When to See Your Doctor for Joint Care

People often begin to experience joint pain after an injury or as they get older. However, what do you do if you experience pain without having received an injury to a joint, or you experience joint pain unexpectedly? You want to know whether to see your doctor for joint care or whether it is all right to treat your pain with a natural supplement or over-the-counter painkillers. Keep reading to learn how to tell the difference.
Obviously, you will want to pay attention when you begin experiencing any type of pain, whether in the joints or elsewhere. However, there is much you can do at home before deciding to call the doctor.
* You could try soaking the affected joint in warm water. This will reduce swelling and reduce pain.
* Gently massage the joint and the area surrounding the joint. This gentle stimulation may return flexibility to the joint and ease the pain somewhat.
* Avoid repetitive activities that may be causing the joint pain.
* Regularly and gently, stretch muscles and tendons to reduce painful joints.
* Take an over-the-counter pain reliever and see how quickly the pain returns.
* Keep a journal about the pain in your joints so you will have everything you need if you do go see your doctor.
Some joint pain is to be expected. There may have been an injury, illness affecting the joints or simple wear and tear. This can be normal; however, your joint pain may also be the sign of an infection or arthritis. Consider the following when deciding if it is time to see your doctor.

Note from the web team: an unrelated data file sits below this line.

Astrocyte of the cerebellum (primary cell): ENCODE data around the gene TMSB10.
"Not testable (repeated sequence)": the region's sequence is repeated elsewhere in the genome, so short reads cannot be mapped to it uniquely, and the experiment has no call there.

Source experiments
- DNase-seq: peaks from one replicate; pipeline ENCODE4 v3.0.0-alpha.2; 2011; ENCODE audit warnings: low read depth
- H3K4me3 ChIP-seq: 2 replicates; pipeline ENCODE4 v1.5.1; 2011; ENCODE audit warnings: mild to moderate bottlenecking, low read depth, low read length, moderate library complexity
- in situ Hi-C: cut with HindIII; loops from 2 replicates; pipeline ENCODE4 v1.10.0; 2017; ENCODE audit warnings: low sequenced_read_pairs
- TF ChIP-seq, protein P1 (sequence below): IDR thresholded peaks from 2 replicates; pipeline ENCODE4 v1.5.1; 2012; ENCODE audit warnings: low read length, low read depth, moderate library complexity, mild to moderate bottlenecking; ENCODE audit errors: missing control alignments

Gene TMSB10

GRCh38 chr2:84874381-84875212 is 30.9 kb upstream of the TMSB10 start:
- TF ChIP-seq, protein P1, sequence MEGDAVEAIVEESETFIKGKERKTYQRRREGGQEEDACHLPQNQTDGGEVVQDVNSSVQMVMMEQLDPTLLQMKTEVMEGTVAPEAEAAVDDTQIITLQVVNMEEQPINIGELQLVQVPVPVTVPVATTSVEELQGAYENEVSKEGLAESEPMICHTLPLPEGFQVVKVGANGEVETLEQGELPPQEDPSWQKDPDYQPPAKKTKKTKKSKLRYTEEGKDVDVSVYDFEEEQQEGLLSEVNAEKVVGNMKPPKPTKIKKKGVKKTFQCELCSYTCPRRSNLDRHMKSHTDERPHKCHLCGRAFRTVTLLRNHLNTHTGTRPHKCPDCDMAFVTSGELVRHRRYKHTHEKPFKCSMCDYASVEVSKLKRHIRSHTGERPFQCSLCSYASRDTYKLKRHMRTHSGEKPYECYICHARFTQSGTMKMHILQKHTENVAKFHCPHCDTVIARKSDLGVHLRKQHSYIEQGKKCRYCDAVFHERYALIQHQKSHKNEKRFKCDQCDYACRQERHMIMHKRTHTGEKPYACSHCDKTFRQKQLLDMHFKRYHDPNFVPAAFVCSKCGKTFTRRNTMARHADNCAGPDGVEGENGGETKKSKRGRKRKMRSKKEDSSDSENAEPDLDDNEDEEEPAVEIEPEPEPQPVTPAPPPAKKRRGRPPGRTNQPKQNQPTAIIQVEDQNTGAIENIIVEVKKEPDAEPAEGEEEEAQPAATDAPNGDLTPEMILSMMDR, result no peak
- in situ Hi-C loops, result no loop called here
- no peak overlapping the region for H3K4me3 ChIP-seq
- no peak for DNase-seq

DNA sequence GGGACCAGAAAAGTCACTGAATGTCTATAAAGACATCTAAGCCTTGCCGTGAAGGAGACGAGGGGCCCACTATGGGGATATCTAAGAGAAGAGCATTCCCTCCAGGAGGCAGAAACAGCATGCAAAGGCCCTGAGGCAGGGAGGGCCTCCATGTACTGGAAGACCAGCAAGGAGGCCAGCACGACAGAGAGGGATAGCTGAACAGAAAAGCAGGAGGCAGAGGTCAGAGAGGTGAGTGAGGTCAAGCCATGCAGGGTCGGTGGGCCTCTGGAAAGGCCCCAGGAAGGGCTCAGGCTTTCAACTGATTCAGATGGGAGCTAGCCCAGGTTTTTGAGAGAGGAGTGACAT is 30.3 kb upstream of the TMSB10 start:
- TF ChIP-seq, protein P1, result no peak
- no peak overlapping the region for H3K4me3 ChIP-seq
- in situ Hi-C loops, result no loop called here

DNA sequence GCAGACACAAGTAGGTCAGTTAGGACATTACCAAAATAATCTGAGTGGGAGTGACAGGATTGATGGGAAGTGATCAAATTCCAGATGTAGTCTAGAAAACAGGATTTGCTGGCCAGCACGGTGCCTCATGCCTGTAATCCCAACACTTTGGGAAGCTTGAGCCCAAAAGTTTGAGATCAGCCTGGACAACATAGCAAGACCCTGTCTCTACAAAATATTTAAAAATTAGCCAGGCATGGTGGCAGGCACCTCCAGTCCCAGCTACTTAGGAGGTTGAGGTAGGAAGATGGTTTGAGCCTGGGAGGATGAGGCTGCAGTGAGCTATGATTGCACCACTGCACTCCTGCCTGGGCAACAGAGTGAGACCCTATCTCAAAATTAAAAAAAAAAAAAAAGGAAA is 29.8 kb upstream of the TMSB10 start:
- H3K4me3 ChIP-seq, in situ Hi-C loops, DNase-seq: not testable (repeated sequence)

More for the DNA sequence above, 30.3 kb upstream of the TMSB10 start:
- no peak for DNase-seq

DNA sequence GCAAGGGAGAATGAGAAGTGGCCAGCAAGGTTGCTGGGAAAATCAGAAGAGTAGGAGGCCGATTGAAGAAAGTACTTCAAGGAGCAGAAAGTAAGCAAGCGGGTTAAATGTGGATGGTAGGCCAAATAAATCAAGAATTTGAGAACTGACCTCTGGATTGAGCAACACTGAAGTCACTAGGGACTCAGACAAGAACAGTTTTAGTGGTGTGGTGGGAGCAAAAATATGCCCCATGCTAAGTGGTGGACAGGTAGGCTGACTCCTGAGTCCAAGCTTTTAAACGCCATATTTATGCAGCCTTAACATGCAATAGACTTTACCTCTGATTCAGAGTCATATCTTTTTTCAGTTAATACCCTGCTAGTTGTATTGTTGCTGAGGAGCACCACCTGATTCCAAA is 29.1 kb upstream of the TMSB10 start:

* If you experience pain in your joints that is unexplained and appears with no warning, it is best to seek an appointment with your doctor.
* The joint is swollen, warm to the touch, red and tender.
* Pain in the joint persists for three or more days without abating.
* You are experiencing joint pain and a fever but have not recently had the flu.
* You have lost weight without trying to do so and experience joint pain.
If any of the following occur, it is best to head directly to the emergency room:
* You have received a serious injury to the joint.
* The joint appears deformed or misshapen.
* Swelling occurs suddenly.
* You cannot move the joint at all.
* The pain in the joint is severe.
Once you have decided to go see your medical doctor, naturopathic doctor or go to the emergency room, be prepared to provide information about how and when you feel the pain, and whether the pain is on the surface, in one spot or all over.
Doctors will also want to know which joints are the most painful, if there are other symptoms associated with the pain like feeling as if the joint will give way, and how long you have had the pain. The doctor will also ask you how the pain affects your daily life and whether it keeps you from doing what you would normally do.
By: Dr. Sandra Miranda, ND

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